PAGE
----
His touch was warm, and Jules hadn’t realized how she’d looked forward to his attention. Her skin flushed with as much pleasure as frustrated embarassment at herself. She smiled shyly while gritting her teeth, and said. “How shall I serve you, Lord? By accompanying you, or waiting here?”

Coryphaeus looked earnestly pleased, saying, “Stay with me.”

She nodded, following him out, and the three of them went, preceeded by the servants who had summoned them, to the receiving hall, to stand with the family, as the Guardian and the Queen of Ilona came to pay their respects.

* * *

When the Guardian and the Queen stepped from the carriage, servants of House Aecus had already roped off an area to let them get to the house without too much disturbance. Writers and publicists for the information vidfeeds as well as hundreds of the nosy public stood at them, pressing close, wanting a real glimpse of royalty. Though the palace publicists were less than pleased with it, Jet and Lucida ignored the press and the people, but allowed everyone to see the vast assortment of mourning gifts being brought in by their retinue. Gossip flew as chests, slaves, and animals were brought in by the dozen.

The goods were immediately dispatched to a rear entrance, while Jet and Lucida were ushered in the front.

Though he had tried in van to get Jet’s attention, Secta had found himself serving Lucida; he did so without complaint, with love, with kindness. Though Gemma had behaved abominably in the end, she had still been Lucida’s closest lover and confidant, there was no way the Queen had recovered from such a loss. While he and Jet were at odds, he felt it reasonable he should treat his Queen with as much love as he was not afforded to give to his Lord.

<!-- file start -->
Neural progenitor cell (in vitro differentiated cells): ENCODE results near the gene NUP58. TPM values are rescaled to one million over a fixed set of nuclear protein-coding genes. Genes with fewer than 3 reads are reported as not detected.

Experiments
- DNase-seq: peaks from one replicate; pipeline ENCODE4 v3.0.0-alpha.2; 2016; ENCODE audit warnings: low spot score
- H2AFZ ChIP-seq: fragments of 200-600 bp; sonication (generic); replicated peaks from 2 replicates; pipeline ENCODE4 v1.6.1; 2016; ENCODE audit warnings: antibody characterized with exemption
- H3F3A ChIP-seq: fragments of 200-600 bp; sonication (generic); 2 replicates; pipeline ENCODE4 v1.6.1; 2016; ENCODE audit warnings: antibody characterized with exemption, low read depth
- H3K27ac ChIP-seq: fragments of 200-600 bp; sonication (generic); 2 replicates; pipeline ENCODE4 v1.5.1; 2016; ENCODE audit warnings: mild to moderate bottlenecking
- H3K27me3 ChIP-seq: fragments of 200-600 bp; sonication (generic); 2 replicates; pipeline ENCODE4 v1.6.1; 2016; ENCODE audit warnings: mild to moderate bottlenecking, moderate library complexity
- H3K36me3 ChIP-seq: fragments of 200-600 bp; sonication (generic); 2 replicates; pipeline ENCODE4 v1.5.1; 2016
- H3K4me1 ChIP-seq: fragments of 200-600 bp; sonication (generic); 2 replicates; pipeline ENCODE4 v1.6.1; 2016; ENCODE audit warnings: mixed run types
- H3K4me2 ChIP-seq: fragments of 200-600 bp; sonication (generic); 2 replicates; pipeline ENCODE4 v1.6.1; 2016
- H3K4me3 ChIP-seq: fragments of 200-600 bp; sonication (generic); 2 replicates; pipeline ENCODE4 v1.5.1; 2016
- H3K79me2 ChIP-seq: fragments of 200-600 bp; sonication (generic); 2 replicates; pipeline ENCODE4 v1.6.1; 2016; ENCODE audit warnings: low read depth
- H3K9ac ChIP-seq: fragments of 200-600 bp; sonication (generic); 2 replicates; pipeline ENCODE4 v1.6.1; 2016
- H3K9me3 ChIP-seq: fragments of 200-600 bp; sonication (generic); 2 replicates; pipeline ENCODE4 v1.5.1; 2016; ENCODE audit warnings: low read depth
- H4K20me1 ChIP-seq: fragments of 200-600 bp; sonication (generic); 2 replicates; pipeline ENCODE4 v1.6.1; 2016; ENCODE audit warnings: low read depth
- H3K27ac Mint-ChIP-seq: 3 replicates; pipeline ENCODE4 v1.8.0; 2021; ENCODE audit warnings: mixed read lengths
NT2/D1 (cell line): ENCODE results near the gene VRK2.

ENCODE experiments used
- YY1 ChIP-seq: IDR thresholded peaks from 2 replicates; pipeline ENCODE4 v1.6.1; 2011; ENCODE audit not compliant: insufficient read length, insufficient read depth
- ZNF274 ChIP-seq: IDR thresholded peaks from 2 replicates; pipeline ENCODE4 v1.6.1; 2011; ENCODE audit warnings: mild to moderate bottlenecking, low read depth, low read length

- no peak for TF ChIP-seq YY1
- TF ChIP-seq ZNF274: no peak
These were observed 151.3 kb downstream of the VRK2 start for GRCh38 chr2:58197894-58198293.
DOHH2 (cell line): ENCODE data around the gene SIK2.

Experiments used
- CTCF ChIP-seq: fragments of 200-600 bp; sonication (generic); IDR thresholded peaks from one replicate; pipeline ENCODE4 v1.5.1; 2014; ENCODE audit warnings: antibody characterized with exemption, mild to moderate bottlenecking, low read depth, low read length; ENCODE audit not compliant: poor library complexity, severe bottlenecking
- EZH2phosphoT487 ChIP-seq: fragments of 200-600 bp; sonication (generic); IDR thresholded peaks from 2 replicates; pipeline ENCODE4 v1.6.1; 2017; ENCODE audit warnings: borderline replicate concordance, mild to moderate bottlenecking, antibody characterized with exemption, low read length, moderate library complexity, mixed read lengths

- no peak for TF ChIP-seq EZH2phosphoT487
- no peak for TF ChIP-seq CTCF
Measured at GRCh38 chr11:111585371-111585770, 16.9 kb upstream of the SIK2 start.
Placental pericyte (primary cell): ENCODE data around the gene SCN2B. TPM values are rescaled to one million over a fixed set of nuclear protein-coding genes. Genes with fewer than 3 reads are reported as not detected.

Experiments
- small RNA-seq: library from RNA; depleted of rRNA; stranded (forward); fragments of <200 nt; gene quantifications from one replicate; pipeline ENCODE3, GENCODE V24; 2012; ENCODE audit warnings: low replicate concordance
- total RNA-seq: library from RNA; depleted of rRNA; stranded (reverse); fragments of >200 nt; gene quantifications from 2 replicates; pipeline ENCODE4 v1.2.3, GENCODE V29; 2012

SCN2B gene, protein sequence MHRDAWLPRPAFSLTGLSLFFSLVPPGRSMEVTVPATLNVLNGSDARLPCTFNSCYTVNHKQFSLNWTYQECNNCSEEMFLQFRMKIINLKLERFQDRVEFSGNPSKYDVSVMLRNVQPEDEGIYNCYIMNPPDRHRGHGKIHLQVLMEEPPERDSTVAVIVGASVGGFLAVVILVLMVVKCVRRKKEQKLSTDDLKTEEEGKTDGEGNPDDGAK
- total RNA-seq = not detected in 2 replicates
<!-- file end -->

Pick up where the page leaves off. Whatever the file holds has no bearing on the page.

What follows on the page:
He walked in with both Lucida and Jet, but upon catching sight of Jules, he nearly walked into the back of them both. He blinked, stunned — he had thought she would leave the city itself, as quickly as she could. What was she doing here, and with the Legatus, no less?

When she noticed him, her expression didn’t change; she kept her eyes mostly on Coryphaeus, and occasionally, her surroundings, to see what she should be doing next.

Lucida walked directly to Venustus, who rose from her pillowed seat. It was not common for the Queen to be so close to her subjects, but Lucida preferred intimacy in her dealings — she embraced the woman without restraint, whispering quietly. “Bonum est te viden.” They kissed one another’s cheeks, and Lucida then went to greet the rest of the family, likewise.

The Guardian stepped forward, saying, “I am sorry for your loss, Domina. Lord Aecus–”

Venustus went to one knee, startling him. “Et mortuus est. Ego Domina Venustus,” Venustus said softly. “Et domo mea semper servierit tibi.”

Coryphaeus watched Nixus’s face as their mother knelt and in one stroke, disavowed their father, changed their house name, and promised their unending service to the Guardian of Ilona.

* * *


About Catastrophe Jones

Wretched word-goblin with enough interests that they're not particularly awesome at any of them. Terrible self-esteem and yet prone to hilarious bouts of hubris. Full of the worst flavors of self-awareness. Owns far too many craft supplies. Will sing to you at the slightest provocation.